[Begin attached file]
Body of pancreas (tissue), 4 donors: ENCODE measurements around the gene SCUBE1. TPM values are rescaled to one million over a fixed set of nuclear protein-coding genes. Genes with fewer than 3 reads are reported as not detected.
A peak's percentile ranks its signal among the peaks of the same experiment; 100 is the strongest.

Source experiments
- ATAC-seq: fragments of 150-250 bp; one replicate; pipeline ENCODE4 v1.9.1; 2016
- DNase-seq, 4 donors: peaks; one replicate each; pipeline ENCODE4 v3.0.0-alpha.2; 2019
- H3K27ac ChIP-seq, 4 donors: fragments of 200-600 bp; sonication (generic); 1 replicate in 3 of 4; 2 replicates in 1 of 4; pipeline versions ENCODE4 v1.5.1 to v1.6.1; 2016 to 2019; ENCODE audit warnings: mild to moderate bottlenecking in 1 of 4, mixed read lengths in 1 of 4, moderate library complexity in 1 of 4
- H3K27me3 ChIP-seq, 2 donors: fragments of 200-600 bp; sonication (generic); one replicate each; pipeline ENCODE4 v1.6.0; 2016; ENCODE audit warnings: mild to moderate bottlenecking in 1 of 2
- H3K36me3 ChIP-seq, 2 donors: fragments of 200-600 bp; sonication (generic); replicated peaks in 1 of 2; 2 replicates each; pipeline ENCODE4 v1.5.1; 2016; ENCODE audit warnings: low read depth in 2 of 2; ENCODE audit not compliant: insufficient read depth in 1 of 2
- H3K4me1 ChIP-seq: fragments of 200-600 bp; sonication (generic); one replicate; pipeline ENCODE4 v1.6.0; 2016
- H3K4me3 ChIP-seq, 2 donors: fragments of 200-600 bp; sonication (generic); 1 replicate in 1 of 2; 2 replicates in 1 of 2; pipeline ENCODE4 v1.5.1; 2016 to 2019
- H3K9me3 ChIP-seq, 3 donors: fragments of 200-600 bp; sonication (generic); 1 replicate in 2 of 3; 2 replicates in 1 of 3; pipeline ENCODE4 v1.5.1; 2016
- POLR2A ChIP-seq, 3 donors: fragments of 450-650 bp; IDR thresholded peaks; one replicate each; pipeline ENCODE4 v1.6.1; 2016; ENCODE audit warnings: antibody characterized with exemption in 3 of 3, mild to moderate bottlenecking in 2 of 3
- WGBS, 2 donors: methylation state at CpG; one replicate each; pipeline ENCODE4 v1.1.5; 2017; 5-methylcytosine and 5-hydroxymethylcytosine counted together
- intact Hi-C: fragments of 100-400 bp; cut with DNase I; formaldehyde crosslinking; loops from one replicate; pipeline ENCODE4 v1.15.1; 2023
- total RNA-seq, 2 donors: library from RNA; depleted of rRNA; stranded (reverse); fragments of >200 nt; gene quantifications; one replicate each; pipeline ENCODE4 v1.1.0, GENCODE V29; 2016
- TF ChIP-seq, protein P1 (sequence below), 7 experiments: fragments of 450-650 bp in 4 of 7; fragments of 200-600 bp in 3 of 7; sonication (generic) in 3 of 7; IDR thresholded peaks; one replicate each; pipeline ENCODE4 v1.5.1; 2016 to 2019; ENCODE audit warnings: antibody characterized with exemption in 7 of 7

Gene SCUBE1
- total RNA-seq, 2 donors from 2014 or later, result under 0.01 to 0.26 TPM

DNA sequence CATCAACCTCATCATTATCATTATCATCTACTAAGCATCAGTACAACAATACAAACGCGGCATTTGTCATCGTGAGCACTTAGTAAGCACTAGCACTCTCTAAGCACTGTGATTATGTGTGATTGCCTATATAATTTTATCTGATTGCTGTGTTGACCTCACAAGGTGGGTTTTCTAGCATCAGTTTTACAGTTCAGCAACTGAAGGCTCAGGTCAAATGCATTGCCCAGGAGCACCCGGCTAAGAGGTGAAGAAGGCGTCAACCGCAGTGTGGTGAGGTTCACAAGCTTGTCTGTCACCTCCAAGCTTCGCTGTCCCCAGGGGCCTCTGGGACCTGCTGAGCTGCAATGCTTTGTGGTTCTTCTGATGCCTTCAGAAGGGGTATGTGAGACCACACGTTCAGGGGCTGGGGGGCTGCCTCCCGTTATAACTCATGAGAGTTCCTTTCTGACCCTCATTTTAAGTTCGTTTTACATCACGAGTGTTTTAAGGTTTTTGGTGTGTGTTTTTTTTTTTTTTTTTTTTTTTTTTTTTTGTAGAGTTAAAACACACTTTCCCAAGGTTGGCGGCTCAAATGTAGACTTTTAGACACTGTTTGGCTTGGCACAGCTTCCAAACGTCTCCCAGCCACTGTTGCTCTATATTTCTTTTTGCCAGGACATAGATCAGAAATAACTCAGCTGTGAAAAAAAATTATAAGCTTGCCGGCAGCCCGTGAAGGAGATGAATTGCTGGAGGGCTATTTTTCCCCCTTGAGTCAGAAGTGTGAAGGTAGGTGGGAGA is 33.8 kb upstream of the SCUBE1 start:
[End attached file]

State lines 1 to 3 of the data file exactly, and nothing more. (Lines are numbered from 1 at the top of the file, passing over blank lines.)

Body of pancreas (tissue), 4 donors: ENCODE measurements around the gene SCUBE1. TPM values are rescaled to one million over a fixed set of nuclear protein-coding genes. Genes with fewer than 3 reads are reported as not detected.
A peak's percentile ranks its signal among the peaks of the same experiment; 100 is the strongest.

Source experiments